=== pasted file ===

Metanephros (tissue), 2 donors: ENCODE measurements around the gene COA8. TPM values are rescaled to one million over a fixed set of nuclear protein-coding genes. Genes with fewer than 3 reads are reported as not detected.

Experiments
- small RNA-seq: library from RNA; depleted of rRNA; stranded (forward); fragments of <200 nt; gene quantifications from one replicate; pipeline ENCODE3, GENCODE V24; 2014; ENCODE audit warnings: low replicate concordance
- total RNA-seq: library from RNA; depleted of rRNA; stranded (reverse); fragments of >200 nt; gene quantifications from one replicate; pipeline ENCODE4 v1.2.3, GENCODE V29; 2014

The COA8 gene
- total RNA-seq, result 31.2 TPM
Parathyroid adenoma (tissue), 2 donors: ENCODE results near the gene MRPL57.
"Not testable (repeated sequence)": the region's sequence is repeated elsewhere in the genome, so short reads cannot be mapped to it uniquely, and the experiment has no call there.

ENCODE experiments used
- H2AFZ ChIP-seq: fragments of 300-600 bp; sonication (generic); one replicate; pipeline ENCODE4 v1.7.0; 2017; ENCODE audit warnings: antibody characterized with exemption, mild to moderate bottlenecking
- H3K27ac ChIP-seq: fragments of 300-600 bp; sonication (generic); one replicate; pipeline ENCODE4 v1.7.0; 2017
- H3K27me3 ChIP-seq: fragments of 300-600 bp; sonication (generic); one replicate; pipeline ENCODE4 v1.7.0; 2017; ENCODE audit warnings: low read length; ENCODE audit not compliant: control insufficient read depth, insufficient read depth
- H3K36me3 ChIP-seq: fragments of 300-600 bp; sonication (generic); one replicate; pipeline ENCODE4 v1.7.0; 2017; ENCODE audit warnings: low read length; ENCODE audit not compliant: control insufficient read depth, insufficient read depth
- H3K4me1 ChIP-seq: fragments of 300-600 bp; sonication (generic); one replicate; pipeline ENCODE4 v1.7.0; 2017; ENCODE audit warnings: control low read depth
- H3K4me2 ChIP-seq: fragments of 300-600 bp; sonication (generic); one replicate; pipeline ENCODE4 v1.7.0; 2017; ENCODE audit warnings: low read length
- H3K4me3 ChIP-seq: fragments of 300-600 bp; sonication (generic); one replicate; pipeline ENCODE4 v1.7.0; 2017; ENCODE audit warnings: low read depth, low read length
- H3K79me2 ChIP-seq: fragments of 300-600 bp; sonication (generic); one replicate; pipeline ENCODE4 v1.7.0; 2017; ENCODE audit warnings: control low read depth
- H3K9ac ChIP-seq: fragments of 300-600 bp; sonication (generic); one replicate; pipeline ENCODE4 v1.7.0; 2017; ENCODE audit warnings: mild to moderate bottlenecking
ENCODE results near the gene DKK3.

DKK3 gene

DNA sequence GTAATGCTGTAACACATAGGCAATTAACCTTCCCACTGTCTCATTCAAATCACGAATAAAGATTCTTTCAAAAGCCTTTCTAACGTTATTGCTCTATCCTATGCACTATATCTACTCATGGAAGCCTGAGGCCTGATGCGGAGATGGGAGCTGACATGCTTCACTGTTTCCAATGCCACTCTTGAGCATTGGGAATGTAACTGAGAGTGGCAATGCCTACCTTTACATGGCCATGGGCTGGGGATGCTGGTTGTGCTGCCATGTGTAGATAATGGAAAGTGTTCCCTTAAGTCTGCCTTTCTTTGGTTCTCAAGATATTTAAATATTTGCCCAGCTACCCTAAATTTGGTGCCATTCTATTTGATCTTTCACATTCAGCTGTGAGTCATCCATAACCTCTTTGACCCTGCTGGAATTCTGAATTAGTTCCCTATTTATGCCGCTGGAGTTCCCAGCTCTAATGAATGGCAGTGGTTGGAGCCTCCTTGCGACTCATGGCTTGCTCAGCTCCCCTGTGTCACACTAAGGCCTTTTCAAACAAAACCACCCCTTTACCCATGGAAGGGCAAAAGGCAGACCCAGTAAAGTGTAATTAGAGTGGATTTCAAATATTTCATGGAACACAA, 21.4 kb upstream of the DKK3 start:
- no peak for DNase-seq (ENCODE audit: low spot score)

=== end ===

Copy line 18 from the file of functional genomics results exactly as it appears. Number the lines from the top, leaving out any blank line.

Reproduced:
- H3K9ac ChIP-seq: fragments of 300-600 bp; sonication (generic); one replicate; pipeline ENCODE4 v1.7.0; 2017; ENCODE audit warnings: mild to moderate bottlenecking